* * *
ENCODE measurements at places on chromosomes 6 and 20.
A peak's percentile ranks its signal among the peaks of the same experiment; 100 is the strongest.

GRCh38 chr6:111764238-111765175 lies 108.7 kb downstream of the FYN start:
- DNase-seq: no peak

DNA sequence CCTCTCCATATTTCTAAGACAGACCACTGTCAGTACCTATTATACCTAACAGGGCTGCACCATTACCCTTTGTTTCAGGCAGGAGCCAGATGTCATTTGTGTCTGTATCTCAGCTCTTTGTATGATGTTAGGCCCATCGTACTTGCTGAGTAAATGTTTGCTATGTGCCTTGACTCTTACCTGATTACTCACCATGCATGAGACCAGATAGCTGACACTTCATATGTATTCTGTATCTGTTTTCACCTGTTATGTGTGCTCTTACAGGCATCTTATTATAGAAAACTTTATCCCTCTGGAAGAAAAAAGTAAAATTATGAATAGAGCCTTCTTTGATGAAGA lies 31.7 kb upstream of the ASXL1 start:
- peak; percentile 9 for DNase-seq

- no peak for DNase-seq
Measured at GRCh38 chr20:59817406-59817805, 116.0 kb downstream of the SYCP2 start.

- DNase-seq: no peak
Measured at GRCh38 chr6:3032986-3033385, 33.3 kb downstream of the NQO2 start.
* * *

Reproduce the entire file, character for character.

ENCODE measurements at places on chromosomes 6 and 20.
A peak's percentile ranks its signal among the peaks of the same experiment; 100 is the strongest.

GRCh38 chr6:111764238-111765175 lies 108.7 kb downstream of the FYN start:
- DNase-seq: no peak

DNA sequence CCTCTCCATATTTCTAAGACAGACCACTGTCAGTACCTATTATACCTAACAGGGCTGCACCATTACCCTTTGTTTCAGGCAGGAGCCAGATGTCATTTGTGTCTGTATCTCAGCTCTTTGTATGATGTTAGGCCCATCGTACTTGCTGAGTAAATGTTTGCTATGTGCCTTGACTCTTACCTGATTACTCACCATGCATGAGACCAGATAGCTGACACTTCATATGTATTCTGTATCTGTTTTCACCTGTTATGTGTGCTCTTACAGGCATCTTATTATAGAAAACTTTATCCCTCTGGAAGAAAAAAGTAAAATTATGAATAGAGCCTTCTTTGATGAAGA lies 31.7 kb upstream of the ASXL1 start:
- peak; percentile 9 for DNase-seq

- no peak for DNase-seq
Measured at GRCh38 chr20:59817406-59817805, 116.0 kb downstream of the SYCP2 start.

- DNase-seq: no peak
Measured at GRCh38 chr6:3032986-3033385, 33.3 kb downstream of the NQO2 start.